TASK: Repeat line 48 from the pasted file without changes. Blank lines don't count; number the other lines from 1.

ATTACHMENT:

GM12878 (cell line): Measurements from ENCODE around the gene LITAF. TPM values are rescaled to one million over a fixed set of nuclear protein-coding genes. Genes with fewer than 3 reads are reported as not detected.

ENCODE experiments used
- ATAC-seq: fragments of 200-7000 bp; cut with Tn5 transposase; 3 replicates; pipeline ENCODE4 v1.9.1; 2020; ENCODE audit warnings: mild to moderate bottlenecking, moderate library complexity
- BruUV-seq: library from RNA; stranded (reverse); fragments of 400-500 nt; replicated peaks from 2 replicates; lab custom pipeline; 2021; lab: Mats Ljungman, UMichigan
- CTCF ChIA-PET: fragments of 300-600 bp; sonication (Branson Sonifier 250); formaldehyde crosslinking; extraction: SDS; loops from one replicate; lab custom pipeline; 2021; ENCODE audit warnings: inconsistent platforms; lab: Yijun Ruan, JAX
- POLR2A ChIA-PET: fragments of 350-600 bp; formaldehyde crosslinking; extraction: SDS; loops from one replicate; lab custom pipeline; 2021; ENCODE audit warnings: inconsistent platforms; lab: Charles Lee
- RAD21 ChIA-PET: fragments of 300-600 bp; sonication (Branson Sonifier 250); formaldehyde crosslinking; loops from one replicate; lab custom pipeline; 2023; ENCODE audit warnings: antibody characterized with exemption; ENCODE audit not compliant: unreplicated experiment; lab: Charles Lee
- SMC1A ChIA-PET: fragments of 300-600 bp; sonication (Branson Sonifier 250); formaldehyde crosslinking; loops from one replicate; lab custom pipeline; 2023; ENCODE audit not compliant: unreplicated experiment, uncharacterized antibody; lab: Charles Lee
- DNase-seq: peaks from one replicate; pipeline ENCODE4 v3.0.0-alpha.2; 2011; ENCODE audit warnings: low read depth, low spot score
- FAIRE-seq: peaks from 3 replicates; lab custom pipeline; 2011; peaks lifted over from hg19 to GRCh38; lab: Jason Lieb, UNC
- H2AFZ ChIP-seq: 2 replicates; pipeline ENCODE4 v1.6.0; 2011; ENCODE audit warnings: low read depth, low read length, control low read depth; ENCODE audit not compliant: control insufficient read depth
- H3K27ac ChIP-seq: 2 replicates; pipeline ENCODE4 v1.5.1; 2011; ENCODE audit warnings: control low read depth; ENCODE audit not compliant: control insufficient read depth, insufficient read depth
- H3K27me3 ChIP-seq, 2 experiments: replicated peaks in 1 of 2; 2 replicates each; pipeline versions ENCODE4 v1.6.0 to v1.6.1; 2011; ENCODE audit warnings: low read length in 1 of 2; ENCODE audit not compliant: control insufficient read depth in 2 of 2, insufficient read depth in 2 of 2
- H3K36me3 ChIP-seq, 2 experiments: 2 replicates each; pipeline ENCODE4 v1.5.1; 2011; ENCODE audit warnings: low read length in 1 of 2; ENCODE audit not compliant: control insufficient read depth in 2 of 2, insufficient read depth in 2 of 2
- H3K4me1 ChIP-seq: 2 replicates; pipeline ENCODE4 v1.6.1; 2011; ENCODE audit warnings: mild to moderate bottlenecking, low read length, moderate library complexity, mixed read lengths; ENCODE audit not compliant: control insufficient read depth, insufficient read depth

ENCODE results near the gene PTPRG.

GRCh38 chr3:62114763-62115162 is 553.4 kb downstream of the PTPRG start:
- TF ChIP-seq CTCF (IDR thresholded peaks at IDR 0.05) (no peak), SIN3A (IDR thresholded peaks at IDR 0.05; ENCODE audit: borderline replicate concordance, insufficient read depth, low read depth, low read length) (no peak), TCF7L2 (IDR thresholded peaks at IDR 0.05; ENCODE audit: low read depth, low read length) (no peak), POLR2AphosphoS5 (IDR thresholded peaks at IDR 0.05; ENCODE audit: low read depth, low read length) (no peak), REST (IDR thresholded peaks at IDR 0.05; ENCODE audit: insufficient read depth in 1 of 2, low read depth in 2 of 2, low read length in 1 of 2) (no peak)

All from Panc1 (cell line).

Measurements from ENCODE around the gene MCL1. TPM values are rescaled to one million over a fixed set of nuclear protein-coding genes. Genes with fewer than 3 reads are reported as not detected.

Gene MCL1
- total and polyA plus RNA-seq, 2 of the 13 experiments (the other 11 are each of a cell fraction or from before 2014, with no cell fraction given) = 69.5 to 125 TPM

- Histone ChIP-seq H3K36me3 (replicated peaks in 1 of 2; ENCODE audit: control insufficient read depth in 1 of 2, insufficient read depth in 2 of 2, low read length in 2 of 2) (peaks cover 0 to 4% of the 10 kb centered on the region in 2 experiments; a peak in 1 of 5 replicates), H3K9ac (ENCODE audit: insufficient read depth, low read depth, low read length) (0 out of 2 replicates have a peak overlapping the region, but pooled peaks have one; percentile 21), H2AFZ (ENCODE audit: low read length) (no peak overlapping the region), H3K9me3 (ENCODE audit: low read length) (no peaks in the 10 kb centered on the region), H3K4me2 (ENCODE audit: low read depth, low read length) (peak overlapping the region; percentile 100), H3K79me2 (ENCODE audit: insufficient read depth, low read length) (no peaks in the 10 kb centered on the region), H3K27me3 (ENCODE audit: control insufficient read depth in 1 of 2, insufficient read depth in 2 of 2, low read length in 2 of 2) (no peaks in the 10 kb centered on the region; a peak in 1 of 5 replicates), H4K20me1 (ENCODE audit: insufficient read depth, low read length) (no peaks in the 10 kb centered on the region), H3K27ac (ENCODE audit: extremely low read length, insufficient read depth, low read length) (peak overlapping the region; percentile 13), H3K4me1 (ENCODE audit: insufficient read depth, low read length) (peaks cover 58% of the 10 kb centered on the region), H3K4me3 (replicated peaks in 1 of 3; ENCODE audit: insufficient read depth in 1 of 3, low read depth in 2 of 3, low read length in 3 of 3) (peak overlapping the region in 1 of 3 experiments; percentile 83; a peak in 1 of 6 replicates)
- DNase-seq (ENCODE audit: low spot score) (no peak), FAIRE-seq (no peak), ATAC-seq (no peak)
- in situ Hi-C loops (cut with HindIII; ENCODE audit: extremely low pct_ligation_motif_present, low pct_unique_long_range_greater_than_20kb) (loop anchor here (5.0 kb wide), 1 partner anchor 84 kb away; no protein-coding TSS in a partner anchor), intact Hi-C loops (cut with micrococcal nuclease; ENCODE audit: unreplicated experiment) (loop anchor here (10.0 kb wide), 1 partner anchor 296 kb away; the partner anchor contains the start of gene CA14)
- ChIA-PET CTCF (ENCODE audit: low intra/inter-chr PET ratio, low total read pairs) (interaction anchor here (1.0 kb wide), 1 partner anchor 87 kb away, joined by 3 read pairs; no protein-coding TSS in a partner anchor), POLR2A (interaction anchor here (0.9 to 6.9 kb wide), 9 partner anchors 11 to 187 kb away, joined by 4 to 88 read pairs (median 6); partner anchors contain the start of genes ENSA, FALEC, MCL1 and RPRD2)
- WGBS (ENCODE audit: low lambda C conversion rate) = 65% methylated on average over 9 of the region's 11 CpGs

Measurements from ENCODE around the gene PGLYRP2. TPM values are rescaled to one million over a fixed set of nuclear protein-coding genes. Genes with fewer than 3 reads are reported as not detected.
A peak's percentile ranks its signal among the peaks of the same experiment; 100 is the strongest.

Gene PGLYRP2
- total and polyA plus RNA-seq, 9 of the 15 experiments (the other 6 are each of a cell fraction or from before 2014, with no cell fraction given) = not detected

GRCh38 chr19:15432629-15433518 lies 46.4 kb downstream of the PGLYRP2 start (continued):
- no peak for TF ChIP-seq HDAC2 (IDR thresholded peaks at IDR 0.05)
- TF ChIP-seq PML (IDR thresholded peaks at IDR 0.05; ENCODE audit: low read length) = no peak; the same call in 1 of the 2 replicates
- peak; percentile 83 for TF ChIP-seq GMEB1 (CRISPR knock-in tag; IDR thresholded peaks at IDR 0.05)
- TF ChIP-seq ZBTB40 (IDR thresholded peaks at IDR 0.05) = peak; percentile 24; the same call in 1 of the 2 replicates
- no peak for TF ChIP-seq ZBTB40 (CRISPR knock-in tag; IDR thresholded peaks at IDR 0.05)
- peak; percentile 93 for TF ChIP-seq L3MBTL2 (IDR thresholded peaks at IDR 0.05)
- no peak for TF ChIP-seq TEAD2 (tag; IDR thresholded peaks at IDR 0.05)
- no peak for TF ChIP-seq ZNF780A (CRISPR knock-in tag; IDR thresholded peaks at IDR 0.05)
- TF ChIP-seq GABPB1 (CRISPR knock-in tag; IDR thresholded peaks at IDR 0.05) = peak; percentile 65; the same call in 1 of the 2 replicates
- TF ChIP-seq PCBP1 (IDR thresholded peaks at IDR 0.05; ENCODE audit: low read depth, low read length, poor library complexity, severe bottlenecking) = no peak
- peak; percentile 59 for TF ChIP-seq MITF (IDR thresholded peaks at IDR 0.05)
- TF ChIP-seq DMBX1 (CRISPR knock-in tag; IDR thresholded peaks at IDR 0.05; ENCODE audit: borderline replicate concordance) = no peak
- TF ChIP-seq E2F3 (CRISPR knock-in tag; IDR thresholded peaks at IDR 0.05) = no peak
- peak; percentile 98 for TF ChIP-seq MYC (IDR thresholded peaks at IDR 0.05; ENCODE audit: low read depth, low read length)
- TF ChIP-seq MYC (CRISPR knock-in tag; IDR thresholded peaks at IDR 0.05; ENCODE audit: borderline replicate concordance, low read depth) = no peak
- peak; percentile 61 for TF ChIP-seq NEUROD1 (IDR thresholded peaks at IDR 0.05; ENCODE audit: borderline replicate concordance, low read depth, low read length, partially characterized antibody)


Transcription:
- peak; percentile 61 for TF ChIP-seq NEUROD1 (IDR thresholded peaks at IDR 0.05; ENCODE audit: borderline replicate concordance, low read depth, low read length, partially characterized antibody)